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Free Tips...

Tips To Help You Take More Tarpon

1) TARPON RIGS --You can buy a Mustad No. 14 circle hook, 4 feet of 150-pound test monofilament leader and an 80-pound-test barrel swivel and make up your own tarpon rigs. However, you must use vise grips to open a hook up until it's a U-shape. Then you must snell the hook on the leader.

Or, you can buy hook, leader and barrel swivel already made up for $2.50 per rig at Indian Pass Marina from Captain Greg Fletcher. Call ahead to (800) 852-1814 or (850) 229-6004 to speak with Fletcher or anyone at the marina to make sure Fletcher has the number of rigs you think you'll need for the number of days you plan to fish or will make them up.

2) NUMBER OF TARPON RIGS -- To decide the number of tarpon rigs you need to take with you on a tarpon-fishing trip, try to estimate the number of sharks you'll find in the pass on the days you fish. On a good day when not many sharks have come into the pass, you'll probably use fewer than 50 rigs. On a day when numbers of shark swim with the tarpon in the pass, you may use many more than 50 rigs. But if you plan to fish for tarpon for at least two days at West Pass near Apalachicola, I suggest you start with 50 rigs.

I know that seems like a lot of rigs, but to fish where the tarpon stay, you will catch some sharks. Too, you will break off and get bitten off by those sharks. I don't advise anyone's putting his or her hands close to a shark's mouth to save a $2.50 rig. Once you have a shark beside the boat and have taken its picture or looked at it, cut the rig off at the barrel swivel and tie on a new rig.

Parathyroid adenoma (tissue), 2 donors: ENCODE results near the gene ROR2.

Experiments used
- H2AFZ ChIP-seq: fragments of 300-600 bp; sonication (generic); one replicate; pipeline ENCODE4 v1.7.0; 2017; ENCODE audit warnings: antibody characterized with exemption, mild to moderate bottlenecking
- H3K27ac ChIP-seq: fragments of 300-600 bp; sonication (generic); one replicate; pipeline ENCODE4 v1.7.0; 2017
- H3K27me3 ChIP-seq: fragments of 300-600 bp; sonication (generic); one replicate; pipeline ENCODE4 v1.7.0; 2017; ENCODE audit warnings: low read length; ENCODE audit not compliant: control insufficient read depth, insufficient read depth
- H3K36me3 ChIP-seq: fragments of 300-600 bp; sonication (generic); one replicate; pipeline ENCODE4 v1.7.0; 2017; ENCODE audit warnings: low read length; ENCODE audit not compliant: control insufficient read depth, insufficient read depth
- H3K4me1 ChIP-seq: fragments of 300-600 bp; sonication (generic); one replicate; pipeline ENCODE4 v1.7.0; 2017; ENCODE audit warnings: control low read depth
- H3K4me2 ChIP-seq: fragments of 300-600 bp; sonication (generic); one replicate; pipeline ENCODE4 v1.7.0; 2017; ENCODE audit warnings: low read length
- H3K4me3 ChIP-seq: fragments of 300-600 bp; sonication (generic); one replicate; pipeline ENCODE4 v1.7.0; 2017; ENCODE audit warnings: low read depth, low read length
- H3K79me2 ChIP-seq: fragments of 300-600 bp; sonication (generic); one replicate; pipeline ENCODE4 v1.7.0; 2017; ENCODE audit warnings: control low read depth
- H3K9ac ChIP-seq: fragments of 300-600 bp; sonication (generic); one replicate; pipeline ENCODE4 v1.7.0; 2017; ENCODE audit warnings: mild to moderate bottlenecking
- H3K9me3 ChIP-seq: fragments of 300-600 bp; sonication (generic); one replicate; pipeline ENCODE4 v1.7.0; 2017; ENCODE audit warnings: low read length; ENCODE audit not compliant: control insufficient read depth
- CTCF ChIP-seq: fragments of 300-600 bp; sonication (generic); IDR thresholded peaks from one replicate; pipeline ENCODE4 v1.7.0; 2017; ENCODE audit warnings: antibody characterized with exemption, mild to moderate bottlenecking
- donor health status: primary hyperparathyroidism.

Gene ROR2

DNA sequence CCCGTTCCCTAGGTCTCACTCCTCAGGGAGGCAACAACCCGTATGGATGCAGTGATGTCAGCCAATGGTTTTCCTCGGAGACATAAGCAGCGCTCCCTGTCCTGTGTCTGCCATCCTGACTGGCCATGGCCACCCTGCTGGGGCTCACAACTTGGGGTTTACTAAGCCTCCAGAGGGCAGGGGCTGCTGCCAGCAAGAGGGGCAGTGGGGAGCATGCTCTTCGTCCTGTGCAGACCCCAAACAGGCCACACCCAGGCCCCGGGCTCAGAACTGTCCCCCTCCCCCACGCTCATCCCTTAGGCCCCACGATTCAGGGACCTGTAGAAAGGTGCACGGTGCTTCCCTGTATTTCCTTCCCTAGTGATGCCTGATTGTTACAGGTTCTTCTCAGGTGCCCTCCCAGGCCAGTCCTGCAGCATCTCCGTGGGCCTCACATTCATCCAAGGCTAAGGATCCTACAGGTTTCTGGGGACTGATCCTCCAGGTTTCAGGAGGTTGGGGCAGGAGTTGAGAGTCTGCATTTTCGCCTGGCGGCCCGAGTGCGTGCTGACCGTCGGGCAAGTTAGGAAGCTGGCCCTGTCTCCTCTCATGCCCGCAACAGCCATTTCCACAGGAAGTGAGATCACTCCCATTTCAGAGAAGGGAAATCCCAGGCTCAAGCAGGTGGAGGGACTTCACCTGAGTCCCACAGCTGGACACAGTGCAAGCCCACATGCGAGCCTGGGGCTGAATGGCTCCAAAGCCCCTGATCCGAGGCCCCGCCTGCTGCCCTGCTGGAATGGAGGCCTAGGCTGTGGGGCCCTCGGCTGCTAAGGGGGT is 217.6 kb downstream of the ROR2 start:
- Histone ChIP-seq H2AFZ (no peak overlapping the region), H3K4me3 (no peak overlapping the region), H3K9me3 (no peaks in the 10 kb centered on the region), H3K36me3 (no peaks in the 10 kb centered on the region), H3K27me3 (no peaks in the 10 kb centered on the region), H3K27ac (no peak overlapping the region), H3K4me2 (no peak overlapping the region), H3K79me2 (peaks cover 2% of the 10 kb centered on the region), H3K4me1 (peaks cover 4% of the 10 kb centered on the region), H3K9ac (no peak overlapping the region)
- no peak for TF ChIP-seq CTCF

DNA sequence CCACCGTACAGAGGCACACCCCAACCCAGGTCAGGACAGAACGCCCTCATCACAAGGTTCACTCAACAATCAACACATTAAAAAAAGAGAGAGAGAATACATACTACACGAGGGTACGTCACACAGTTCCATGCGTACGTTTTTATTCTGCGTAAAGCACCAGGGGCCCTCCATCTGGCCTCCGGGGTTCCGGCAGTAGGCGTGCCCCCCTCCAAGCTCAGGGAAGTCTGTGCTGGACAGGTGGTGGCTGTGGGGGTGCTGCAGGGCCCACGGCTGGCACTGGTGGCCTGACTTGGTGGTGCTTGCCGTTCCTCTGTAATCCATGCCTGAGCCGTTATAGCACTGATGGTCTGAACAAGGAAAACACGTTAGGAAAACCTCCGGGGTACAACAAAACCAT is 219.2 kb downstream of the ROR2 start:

3) TARPON BAIT -- If you want to spend an hour or two looking for bait and if you can throw an 8- to 12-foot cast net accurately, you can catch all the free pogies you need for bait to fish for tarpon. But if you want to save time and money, you can buy fresh pogies at Indian Pass Marina at Apalachicola for $1 each with a minimum buy of $20. I don't know of any cheaper, faster way to get the bait you'll need with the least amount of hassles.

4) CAPTAINS FOR TARPON -- All the suggestions made above will help you if you plan to take your own boat and fish with your own tackle. But if you charter with a captain like Mike Parker of Destin, Florida, he'll have all the bait, tackle and rigs you need. You simply can get on his boat, the Silver King, fish, and get off the boat when the day ends. Contact Captain Mike Parker at 408 Lee Lane, Destin, FL 32541, (850) 837-2028.

5) DAYS NEEDED -- Tarpon fishing, just like any other kind of fishing, may mean you'll catch a tarpon the first thing in the morning and can leave at lunch. Or, you may fish all day for three days and not get a bite, although you'll see tarpon rolling all around you. But on an average day, you can expect to at least jump a tarpon (have one on) in two days of fishing if the weather cooperates. Call Mike Parker before your trip to learn how the tarpon have been biting, what he's seeing and how many fish everyone's catching. On the 1 1/2- days I fished with Parker, we saw more than 100 tarpon and only caught one and missed one. Few anglers want to spend more than 3 1/2-hours fighting a tarpon.

If you go with Parker or fish West Pass or Indian Pass at Apalachicola, Florida, e-mail me and let me know how you did at nighthawkpub@mindspring.com. If you get a big tarpon, send us a color picture that we can't return to you to Night Hawk Publications, 4112 Camp Horner Road, Birmingham, AL 35243. We'll scan the photo and include it on our website. Include the date you fished and where, the size of tarpon you caught and any other pertinent information.

* Tell your friends about our website.

* Buy one of Night Hawk's books, and John E. Phillips will personally date and remark it, if you so request. Browse both the Hunting and Fishing book sections.


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